Well, what a difference a year makes. A year ago the marshals were freezing on the hills as the wind tore into their tents. This time round it was bright and sunny, and looked as if it could get seriously hot later in the day, though a bit of a breeze up on the fells made it all very pleasant to run in. Last time around, I'd just done the Half-Yomp, whilst Angela and Sue, as well as our visiting young Turk Yusuf, took on the full thing - about time for me to have a go ...

Managed to get over to Kirkby Stephen in time for a nine o'clock start (you choose your own start time, between 8:00 and 10:00), only to see that Angela and John had already set off, as had Paul Evans and Anna Seeley. Off I went, out on the road heading south - before turning off across country, for the long climb up towards the Nab and Wild Boar Fell. The legs felt a tad heavy, and a few small muscles were twinging a bit - something to do with Netball the day before - but within twenty minutes all that had sorted itself out. After three miles or so, Angela and John came into view and we exchanged pleasantries ... they were on a 100%-walking strategy, and they were going to stick to it. Onwards and upward ... bit of a walk, bit of a scuttle, that sort of thing, gaining height ... and Sue Jennings also hove into sight. She was running on her own this time round, and was looking good so far.

Finally it was good to emerge on the flat top of Wild Boar Fell, and I got to the trig point in 1:18. Then a lovely run down to a bit of a 'saddle' before another climb up to Swarth Fell, and some more good running to Swarth Fell Pike. Then there was a bit of a knee-knocking descent to get down to the bottom of the Mallerstang valley. Half-way down was Anna, quads suffering a bit from her 31-mile effort the week before ... a quick few words, down into the valley, and then up again, in a long series of drags with the occasional flatter section, that took us eventually up via the Riggs to High Seat and High Pike Hill. Three hours in, now, as I came to another steep descent to get to the re-joining with the Half-Yomp route at Tailbridge.

Plenty of climbing on offer ...

So far so good. Felt ok ... the usual mix of normal and caffeinated gels was doing the trick for me ... so now for the mind games. I started thinking of how fast the descent was from the Nine Standards last time, and was it, perhaps, possible to get back to the finish in under four hours? Why do we do this sort of thing?? A good run would still be a good run whether it's just under or over some round number, so why do we torment ourselves with this sort of crap?? Especially, in my circumstances, when I'd inconveniently forgotten the considerable climb to get up to the Nine Standards! Met Dougie and Roberta along here - they'd opted for a sensible walk over the Half-Yomp route, and I didn't blame them - the views were absolutely fantastic in the clear air. So, to the Standards in 3h30, and again, I'm thinking about that round number. It wasn't going to happen, as it seems that a long four-mile hammer down a hill when the quads have done 19 miles is a completely different proposition to doing it after 7! The hard stony bits felt very hard, and the tarmac seemed to go on for ages.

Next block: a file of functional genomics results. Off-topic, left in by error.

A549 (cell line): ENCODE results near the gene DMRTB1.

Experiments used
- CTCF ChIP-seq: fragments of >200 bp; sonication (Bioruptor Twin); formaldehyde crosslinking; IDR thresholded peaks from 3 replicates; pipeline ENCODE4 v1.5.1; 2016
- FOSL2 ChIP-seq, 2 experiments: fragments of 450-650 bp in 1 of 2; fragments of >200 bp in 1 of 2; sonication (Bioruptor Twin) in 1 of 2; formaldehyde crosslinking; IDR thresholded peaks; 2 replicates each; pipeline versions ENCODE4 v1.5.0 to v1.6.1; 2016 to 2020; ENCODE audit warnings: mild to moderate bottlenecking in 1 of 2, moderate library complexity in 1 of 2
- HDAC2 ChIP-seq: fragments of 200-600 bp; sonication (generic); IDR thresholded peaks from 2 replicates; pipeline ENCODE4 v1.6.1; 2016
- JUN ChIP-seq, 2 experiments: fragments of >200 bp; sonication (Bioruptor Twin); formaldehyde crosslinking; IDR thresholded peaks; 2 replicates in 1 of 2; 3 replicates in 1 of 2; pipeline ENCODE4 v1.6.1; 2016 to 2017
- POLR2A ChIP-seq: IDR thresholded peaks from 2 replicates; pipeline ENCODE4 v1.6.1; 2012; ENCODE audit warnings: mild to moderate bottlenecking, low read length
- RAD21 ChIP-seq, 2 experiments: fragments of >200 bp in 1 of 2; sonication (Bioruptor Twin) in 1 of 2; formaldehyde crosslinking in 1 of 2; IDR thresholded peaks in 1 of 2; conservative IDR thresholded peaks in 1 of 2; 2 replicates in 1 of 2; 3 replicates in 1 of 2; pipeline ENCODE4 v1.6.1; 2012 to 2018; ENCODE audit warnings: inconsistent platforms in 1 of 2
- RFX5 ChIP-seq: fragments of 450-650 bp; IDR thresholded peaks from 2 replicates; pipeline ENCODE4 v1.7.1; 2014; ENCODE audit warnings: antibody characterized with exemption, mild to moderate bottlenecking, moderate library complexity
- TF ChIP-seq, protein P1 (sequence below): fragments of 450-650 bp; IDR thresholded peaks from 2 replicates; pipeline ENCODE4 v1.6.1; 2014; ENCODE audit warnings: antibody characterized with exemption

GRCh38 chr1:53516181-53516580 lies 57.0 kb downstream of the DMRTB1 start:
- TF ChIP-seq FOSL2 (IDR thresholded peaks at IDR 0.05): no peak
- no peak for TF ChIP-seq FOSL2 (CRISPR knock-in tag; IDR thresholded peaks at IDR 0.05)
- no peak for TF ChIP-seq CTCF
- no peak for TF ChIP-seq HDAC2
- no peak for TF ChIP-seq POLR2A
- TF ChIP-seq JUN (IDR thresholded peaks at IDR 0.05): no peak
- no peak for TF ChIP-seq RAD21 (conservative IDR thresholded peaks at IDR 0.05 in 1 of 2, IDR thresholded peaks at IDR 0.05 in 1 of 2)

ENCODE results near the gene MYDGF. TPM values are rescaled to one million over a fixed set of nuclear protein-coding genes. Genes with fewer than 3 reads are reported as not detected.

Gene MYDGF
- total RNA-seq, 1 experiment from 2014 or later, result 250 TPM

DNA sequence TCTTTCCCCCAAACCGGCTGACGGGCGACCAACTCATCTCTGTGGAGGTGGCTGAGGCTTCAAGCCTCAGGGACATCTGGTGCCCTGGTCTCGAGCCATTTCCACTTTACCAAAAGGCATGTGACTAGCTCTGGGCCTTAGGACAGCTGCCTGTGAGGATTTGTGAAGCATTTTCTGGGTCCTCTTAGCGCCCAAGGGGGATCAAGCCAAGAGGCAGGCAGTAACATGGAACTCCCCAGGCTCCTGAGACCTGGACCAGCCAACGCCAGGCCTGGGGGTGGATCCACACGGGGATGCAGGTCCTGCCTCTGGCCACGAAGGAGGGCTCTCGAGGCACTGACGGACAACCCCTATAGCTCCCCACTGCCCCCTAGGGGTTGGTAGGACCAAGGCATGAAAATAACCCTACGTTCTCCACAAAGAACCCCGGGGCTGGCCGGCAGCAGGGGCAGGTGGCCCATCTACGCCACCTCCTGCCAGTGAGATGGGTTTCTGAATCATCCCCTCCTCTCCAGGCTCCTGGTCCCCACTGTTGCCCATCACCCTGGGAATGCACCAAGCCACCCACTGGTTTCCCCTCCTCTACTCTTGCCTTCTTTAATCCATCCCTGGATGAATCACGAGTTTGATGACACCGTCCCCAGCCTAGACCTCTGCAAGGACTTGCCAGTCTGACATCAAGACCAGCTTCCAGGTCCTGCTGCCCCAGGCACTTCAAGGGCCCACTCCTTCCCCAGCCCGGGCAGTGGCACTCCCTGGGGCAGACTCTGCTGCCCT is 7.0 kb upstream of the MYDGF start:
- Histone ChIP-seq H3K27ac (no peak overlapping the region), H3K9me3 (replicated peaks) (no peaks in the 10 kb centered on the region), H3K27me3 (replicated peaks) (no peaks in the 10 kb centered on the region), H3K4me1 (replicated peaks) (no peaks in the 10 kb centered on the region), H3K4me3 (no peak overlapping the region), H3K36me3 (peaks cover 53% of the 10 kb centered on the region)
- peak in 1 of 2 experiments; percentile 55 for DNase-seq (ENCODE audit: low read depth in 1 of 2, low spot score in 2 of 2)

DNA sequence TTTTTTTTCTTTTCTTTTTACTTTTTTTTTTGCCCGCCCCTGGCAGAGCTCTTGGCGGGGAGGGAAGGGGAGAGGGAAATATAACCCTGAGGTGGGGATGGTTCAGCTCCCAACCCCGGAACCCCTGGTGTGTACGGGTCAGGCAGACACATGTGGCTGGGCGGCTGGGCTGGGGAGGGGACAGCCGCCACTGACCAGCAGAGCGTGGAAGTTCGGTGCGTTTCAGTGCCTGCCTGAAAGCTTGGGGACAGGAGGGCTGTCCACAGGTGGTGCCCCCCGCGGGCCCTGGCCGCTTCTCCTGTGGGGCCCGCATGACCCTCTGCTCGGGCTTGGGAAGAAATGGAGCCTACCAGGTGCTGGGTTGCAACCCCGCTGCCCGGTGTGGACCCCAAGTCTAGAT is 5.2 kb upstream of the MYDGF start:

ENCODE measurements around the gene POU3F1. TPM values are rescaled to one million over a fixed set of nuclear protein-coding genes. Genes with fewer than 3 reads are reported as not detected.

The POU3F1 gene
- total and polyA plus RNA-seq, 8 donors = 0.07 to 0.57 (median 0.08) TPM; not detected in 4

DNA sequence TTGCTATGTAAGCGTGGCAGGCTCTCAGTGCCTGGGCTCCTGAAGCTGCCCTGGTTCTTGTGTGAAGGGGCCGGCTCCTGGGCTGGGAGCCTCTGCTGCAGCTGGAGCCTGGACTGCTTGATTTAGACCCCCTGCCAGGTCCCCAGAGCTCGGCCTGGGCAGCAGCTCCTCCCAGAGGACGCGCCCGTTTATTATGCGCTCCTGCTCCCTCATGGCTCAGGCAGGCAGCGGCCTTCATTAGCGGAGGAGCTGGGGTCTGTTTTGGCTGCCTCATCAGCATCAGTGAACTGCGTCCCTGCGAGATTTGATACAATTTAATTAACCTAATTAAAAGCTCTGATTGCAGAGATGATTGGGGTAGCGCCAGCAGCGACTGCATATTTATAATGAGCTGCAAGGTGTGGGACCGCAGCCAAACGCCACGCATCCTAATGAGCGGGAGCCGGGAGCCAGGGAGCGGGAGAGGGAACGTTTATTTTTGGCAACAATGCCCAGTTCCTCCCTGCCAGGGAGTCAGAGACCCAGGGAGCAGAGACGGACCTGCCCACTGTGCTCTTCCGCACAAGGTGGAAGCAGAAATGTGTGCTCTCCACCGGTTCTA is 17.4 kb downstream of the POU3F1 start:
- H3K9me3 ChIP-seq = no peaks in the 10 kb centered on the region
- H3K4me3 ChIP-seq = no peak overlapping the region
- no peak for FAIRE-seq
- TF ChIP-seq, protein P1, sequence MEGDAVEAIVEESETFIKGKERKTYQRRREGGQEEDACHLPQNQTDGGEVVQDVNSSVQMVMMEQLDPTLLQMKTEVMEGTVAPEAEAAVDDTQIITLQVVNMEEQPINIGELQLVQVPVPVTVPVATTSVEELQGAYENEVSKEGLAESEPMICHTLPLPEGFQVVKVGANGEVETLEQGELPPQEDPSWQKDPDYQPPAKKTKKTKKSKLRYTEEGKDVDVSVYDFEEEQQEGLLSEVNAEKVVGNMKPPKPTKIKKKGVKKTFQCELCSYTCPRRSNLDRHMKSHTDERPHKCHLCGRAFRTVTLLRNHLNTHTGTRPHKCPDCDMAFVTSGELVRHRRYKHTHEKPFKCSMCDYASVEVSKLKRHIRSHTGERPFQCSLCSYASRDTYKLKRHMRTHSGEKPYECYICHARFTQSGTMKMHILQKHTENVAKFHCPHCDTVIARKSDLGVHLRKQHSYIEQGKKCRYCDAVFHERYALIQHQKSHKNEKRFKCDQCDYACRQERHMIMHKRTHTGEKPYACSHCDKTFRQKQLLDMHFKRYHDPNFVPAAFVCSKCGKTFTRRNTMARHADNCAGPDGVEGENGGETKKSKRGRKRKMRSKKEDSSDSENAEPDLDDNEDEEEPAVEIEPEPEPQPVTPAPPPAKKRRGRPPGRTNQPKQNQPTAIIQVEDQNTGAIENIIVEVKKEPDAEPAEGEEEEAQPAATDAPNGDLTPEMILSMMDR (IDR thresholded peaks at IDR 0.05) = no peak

Good to get back into Kirkby Stephen in four hours and five minutes. I was well-pleased with that, as it's a similar distance to Swaledale, but way more boggy, and also with more ascent. Saw Paul at the finish - he come fourth, which was a great performance. Unusually, he looked knackered, but explained that his youngest was keeping him awake at night! Sadly, Angela and John were also there, as they'd had to pull out at Aisgill due to Angela's back giving her problems. Anna came in later on, as did Sue, a good ten minutes faster than her last outing here.

This one is only six days before Swaledale, so I'll have to see how that one pans out (next year I may have a go at the Howgills Marathon that Dave Robson reported on a week ago). But this is an excellent trip out on the hills, as is the shorter Half-Yomp version. Well worth a go, and you can enter on the day ... or not, should the weather be awful.

Results

Full Yomp
Pos Name Club Cat Pos Time
1 Patrick Hanna Howgill Harriers M 3:13:16
4 Paul Evans M 3:35:20
18 Shaun Roberts M 4:05:22
22 Emma Wood Unattached F 4:09:49
99 Anna Seeley F 5:40:54
131 Sue Jennings F 6:24:35

189 walkers and runners finished, 7 retired.

QE2 Sprint Triathlon, Woodhorn Museum nr Ashington, 2nd June

750m swim, 24K bike, 6k run

Richard Hall

A 6am alarm call and I staggered out of bed and headed off to Woodhorn QE2 Country Park with my car looking like I was going away for a month! The pre race briefing announced the great news that the lake temperature had tipped over 14 degrees. 150 swimmers gingerly made their way into the lake and I left it as late as possible to dip my face into the water! I hovered at the back and 750m of swimming later I was helped out of the mud and directed on a 200m run up to transition. 18.5 minutes down and now my worst bit, the getting changed! Somehow it took me over 3 minutes to get the wetsuit off and get off on my bike. The winner took 29 seconds.